Cars teach Laws of Motion at Dutch Broadway
How can we get a car to move? How can we get it to move faster? And how can we get it to slow down or stop? These were questions asked of Dutch Broadway School kindergartners in Christen Schade’s class.
First, the students learned about the scientific method, to gather information, make a hypothesis, perform the experiment, analyze the results, and write and present a conclusion. They were then teamed up into groups and had to choose a role of engineer, recorder or tracker. Each group was given a toy jeep, a plank of wood, blocks, books and cups to conduct their car experiments. After each experiment, students analyzed the results, wrote about their findings and shared with the class. They learned that motion is the act of something moving. Students watched interactive videos on Science A-Z about push and pull, and force, mass and acceleration. They also utilized that information to guide their next experiment.
When students were sharing their findings about how to get a car to move faster, Mrs. Schade found they needed the word “angle” to be able to express their conclusions. After some review, students were able to share that a car is at rest when there is “no angle,” a car moves slow with a “small angle” and a car moves really fast with a “large angle.”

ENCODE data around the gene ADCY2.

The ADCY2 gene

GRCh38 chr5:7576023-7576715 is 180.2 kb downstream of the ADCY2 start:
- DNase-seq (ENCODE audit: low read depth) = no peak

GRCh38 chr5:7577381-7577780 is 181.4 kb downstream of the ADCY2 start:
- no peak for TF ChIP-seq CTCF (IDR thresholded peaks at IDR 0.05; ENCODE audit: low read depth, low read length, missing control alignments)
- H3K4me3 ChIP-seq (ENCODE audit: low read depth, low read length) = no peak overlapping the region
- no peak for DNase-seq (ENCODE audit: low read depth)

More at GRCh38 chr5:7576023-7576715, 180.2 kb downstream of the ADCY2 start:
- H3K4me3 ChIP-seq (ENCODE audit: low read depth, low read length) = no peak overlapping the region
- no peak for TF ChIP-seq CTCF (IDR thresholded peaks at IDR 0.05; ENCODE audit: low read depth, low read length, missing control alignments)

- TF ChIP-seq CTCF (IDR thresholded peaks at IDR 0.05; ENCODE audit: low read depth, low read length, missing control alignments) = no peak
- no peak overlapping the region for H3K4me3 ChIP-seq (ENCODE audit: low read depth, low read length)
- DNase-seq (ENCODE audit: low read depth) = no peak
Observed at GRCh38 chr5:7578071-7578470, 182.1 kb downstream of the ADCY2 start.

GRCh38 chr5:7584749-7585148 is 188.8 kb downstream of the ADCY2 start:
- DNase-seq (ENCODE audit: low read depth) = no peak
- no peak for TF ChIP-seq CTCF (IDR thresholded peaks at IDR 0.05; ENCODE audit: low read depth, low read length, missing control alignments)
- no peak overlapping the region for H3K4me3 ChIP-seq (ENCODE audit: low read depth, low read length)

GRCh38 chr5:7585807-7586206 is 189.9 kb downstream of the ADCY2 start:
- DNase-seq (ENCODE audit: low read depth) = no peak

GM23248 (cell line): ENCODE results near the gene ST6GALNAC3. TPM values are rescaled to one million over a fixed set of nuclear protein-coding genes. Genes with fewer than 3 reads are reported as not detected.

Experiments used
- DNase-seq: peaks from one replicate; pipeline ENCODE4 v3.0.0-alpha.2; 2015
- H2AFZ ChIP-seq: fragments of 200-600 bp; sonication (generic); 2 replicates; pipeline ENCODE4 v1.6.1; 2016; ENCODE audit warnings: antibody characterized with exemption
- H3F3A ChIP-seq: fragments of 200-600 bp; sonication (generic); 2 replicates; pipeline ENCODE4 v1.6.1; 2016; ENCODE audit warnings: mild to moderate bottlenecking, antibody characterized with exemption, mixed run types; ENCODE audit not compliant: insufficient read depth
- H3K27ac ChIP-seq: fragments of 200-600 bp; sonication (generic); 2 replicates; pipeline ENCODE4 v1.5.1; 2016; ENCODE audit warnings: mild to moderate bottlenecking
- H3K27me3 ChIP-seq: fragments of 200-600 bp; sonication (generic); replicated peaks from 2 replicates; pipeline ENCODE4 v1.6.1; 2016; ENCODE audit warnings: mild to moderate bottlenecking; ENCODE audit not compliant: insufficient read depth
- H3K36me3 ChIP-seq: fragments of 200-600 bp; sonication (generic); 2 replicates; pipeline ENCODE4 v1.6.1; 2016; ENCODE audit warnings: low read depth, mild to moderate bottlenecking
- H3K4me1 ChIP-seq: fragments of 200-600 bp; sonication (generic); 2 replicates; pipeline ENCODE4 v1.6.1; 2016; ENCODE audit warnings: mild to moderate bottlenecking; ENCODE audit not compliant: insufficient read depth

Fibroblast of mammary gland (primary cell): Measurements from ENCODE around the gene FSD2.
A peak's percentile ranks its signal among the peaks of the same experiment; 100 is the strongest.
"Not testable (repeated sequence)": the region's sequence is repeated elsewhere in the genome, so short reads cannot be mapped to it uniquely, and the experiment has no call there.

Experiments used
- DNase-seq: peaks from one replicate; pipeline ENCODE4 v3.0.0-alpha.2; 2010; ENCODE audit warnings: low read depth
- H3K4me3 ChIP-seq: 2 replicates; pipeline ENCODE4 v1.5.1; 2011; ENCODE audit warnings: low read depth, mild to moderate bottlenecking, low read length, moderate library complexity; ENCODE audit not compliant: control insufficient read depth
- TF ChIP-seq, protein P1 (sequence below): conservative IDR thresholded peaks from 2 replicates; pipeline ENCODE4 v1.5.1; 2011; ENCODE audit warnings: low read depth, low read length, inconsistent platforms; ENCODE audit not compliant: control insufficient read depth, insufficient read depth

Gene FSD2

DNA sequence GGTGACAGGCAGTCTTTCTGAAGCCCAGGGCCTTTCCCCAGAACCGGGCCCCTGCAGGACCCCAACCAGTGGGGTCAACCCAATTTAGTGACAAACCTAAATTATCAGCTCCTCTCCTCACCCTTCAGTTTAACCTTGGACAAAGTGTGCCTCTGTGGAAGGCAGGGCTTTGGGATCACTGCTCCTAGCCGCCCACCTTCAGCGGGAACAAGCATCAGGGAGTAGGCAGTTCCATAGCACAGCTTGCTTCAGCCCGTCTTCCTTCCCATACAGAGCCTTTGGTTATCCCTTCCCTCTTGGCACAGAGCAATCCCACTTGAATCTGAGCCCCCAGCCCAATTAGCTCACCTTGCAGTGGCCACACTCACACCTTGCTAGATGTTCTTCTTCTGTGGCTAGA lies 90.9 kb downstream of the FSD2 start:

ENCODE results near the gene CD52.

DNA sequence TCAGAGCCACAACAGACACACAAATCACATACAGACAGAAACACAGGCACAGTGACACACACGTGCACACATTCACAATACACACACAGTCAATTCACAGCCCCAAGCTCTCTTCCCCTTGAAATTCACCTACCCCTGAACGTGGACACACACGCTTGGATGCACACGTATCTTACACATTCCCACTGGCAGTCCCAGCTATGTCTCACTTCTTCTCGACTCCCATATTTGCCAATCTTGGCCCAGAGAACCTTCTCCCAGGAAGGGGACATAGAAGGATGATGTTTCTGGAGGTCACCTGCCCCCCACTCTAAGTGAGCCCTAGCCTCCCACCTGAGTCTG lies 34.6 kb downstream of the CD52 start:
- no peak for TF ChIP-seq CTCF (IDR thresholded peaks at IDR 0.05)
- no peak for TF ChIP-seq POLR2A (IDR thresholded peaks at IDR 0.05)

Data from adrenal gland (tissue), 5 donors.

Students were so excited about their findings that Mrs. Schade introduced them to Isaac Newton and shared some of his Laws of Motion. Next, students were introduced to friction and had to use felt and sand paper to figure out how to get their car to slow down. After that, they learned how to use a ruler to measure to the nearest inch of the height of the blocks used to prop up one side of the ramp. After each experiment, students wrote about what they learned and illustrated their experiment. The students were absolutely ecstatic to show off what they learned when their family members visited their class on March 28. Everyone had a wonderful time!
Photo Captions: Dutch Broadway School kindergartner Michael Cornick looked on as Lianna Raime (center) measured the height of the team’s wooden plank. Samantha Ortiz is also pictured.
- Dutch Broadway School kindergartners Cameron Khan (left) and Ava Brown added felt to their wooden plank to slow down their car’s movement.
3. Dutch Broadway School kindergartners (from left, clockwise): Kennedy Whaley, Allison Roble Bolanos, Ornella Leo and Theodore Brew worked together to start and stop their car.